Gaza (In Palestine Today)- Israel never misses a chance to ruin Gaza’s mornings. After the 11-day war stopped, drones kept hovering in our sky. Then, they disappeared for a while. Or to be more accurate, they rose higher in the sky so their truly awful buzzing couldn’t be heard. However, this morning I woke up to the horrible buzzing. I knew it was the drone but it was too loud to sleep. I hid my head under the pillow. Useless. Why should I start my morning like this? My ears try to avoid hearing it, but my head is trying to process it.
Minutes later, I gave up and opened half an eye. My mother was sitting in the corner of my bed, “The buzzing drills into my head,” she said. What are they up to? Is this a sign of another war? “God forbid,” my mother said abruptly. She was able to hear my thoughts and responded as if I uttered them. In Gaza, when it comes to war, we all share the same thoughts and fears.
The morning brought back memories of several painful situations that happened during the war. It was a reminder that the morning, which is supposed to be bright, was a little bit more merciful to us than the night. At night, the bombardment was heavier. It’s all black. Darkness. No electricity. The WIFI connection is barely sending a message. We were night owls. We used to sit still in the living room. No single breath. Just the bombing and us.
We had a WhatsApp group chat, for friends and family, to check on each other. If we send a message and everyone responds, we feel a little bit comfortable. They are all alive. But if the opposite happens, we start getting panic attacks and checking the news. What if they bombarded their house? My uncle lives in Sweden; he witnessed three wars. He kept sending us messages and phoning us all night long to make sure we were still breathing. One time, he sent a message to us that read, “I wish I was in Gaza; at least my heart will be less heavy. I can’t do anything in my life. I stopped going to work. I am following the news all the time but everything is horrible.’’ After the war, we all agreed to start a new WhatsApp group and delete that chat. We all know how harsh it is to read old messages. Especially if it was about an unpleasant event.
There was a night when the bombardment was heavier than ever in Rafah. When I checked the news and Twitter, there was nothing written about it. The news about Rafah only said, “Heavy bombardment in Rafah.” Fine. We all know that. There is a bombardment in Rafah, but where? Who died? Who did they target this time? Is there a family that needs help under the rubble? What is happening? The press couldn’t reach my city. I panicked and went to every media member I know and I even tweeted that if we died, no one would know that we are dead! “We need coverage now!” We only knew the specific location of the bombardment two hours later.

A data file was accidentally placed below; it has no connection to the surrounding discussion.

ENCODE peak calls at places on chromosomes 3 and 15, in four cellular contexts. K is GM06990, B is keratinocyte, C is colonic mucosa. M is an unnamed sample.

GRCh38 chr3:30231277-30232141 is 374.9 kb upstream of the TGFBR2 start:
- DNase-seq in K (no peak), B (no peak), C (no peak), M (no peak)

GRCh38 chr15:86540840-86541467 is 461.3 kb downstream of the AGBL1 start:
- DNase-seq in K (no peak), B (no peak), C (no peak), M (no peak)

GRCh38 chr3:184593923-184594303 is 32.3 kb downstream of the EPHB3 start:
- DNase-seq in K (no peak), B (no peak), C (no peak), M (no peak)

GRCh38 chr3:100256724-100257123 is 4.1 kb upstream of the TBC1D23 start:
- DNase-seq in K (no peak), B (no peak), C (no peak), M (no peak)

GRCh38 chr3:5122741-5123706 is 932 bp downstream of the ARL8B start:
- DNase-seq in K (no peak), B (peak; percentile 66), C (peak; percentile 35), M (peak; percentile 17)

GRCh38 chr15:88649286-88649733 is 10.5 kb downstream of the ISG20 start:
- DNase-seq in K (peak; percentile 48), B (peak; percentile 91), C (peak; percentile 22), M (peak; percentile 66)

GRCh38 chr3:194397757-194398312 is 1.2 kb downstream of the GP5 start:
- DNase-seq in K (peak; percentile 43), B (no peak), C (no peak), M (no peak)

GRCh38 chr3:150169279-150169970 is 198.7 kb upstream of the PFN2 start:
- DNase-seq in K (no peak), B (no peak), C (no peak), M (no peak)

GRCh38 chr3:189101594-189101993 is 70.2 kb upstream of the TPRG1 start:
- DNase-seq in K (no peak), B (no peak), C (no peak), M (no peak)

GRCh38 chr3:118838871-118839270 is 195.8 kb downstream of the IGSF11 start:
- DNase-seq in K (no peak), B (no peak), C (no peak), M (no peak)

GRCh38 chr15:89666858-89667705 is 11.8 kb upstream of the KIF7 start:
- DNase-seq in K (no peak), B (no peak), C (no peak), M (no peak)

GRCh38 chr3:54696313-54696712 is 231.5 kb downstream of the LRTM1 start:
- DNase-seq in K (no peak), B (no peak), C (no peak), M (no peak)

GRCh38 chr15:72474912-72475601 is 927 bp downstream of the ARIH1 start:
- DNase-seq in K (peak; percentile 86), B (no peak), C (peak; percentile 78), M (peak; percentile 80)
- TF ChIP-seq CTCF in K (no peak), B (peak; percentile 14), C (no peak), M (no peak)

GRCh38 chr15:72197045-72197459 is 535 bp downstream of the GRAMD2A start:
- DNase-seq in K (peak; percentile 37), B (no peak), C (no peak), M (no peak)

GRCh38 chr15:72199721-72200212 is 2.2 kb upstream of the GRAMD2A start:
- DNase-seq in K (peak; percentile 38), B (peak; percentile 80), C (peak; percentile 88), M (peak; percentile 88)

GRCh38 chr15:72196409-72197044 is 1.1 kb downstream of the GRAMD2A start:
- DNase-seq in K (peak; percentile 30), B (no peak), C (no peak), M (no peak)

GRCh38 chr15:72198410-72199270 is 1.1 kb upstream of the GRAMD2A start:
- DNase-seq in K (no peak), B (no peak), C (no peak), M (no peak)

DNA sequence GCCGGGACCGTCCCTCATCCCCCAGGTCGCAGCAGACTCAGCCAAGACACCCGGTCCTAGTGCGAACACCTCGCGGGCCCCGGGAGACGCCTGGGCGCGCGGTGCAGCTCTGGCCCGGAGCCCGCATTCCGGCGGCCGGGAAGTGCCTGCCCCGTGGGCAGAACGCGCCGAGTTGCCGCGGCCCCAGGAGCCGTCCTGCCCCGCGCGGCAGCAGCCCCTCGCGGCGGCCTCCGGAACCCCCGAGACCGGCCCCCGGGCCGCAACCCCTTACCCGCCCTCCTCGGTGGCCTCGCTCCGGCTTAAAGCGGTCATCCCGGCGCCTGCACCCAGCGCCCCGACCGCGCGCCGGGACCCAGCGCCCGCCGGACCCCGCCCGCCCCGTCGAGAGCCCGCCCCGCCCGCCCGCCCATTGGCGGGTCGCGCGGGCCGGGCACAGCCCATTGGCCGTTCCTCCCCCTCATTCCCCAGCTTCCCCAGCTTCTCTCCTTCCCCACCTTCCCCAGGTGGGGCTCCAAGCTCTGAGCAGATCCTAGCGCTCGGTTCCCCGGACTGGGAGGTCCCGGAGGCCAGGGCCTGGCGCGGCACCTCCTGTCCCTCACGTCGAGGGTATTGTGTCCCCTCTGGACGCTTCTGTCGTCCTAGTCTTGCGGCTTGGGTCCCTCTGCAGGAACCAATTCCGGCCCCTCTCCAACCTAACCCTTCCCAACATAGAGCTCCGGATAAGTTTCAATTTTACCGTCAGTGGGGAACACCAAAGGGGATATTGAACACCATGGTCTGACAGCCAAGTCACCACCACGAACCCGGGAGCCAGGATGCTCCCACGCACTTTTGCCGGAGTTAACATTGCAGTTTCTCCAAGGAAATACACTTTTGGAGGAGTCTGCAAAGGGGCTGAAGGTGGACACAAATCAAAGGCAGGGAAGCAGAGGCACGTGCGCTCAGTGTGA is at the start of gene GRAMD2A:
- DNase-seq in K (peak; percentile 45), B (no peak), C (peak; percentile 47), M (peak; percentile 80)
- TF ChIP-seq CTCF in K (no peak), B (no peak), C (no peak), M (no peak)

“They destroyed our house before, I don’t think they will do it again. Right?” A serious question from a 25-year-old girl who knows the answer but is trying to comfort herself. My mother mocked me. She replied later nicely that since we are here in Gaza, you need to expect everything.
Because of the drone buzzing, Israel brought these horrible memories into my head this morning. While I am writing this, the drones are still hovering. Everyday.
Yesterday, my paternal uncle and his family visited us. And of course, talking about the war is a topic we can never miss. His daughter was explaining to us how they were in two wars, not only one. “People were living one war and we were living two wars. My mother was a bomb in the house that exploded every single minute. We are already nervous and frightened but she was more than that. She was yelling at us all the time and expecting the worst scenarios ever. When will it end? We should leave the house now. We can stay at my sister’s house until it is over. Will there be a truce? That is what she was doing all the time. She made us more nervous than we already are.”
My friend Rawan told me the other day that she and her family are getting ready to leave Gaza. The reason is easy to figure out. Her father used to refuse the idea of leaving his house and Gaza. But after the last aggression, he told his family that they should get ready to travel to Turkey. She told me “My father never wanted to leave, but when he saw his grandchildren and their fear in the war, he decided to take all of us to live with our relatives in Turkey.” I joked with her and told her to put me in one of their pieces of luggage and take me with them. I looked at the ground, and thought, if what I am doing is useless here in Gaza, maybe I should leave to another place since every dream I am building will vanish with a rocket.
Here in Gaza, we say goodbye to the things we love — to dreams, hopes, and friends we can’t blame for trying to find a safe place.
Well, I know that one day I might travel as normal people do. But first, here in my loveliest place ever, in my country, I will haunt a dream until I catch it. No matter what.